U.S. railroads in biggest slump since 1988
How quickly things change: It was only two springs ago that I wrote a story, detailing the resurgence of the long-dormant U.S. freight rail system, thanks to booming global trade and soaring gasoline prices. Railroads like the one I wrote about -- Norfolk Southern--were literally carving out the roofs of tunnels to accommodate flatbed railcars stacked two-high.
That was then. This is now.
The Great Recession has hammered the U.S. railway industry. People stopped buying things, so manufacturers stopped making things, which meant there was a lot less to ship. Imports and exports slowed, as well, meaning trains stopped hauling things to and from the coasts. And big freight rail customers such as UPSalso had fewer things to ship.
In 2009, total carload traffic on U.S. railways fell to its lowest level since 1988, the Association of American Railroads reported Wednesday.
Traffic in 2009 was down 16.1 percent compared with 2008 and down 18.2 percent compared with 2007.
“Railroads are happy to have 2009 behind them,” association senior vice president of policy and economics John Gray said in a statement. “Last year saw declines, most of them quite steep, in every major category of rail carload traffic as well as intermodal."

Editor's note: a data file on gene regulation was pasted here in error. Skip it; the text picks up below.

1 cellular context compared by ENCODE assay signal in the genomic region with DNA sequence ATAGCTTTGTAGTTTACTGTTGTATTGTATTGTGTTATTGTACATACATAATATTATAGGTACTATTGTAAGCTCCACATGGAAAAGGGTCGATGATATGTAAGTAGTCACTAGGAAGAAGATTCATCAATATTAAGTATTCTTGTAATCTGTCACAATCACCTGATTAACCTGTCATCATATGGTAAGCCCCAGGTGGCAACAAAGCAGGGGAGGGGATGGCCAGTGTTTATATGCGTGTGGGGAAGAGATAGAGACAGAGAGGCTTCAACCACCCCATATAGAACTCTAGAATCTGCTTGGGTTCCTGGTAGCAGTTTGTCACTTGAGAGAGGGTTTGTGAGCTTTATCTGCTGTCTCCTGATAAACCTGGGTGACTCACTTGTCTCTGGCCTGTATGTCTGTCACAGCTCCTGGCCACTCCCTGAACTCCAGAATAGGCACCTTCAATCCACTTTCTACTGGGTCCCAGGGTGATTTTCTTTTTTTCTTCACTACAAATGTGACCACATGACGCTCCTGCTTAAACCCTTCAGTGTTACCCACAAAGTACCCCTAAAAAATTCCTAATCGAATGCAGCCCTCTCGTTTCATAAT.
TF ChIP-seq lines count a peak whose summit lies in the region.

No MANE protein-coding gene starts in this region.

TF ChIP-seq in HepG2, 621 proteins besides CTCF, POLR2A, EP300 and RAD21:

Intermodal railroad traffic is the shipping of trucks and ship containers via railroad. Those are the big containers you see stacked on rail flatbeds rolling by.
The slump in railroad traffic -- and attendant decline in earnings -- is what made Burlington Northern Santa Fe a great buy for super-investor Warren Buffet in November, when he bought the rest of the railroad that he didn't already own for $34 billion. A clever wag once wrote that Buffett was buying the world's biggest train set. Okay, that was me. (Disclosure: Buffett is lead director of The Washington Post Co.)
-- Frank Ahrens
Follow me on Twitter at @theticker
January 13, 2010; 5:18 PM ET
Categories: The Ticker | Tags: Association of American Railroads, Burlington Northern, Norfolk Southern, Warren Buffett, railroads, trains
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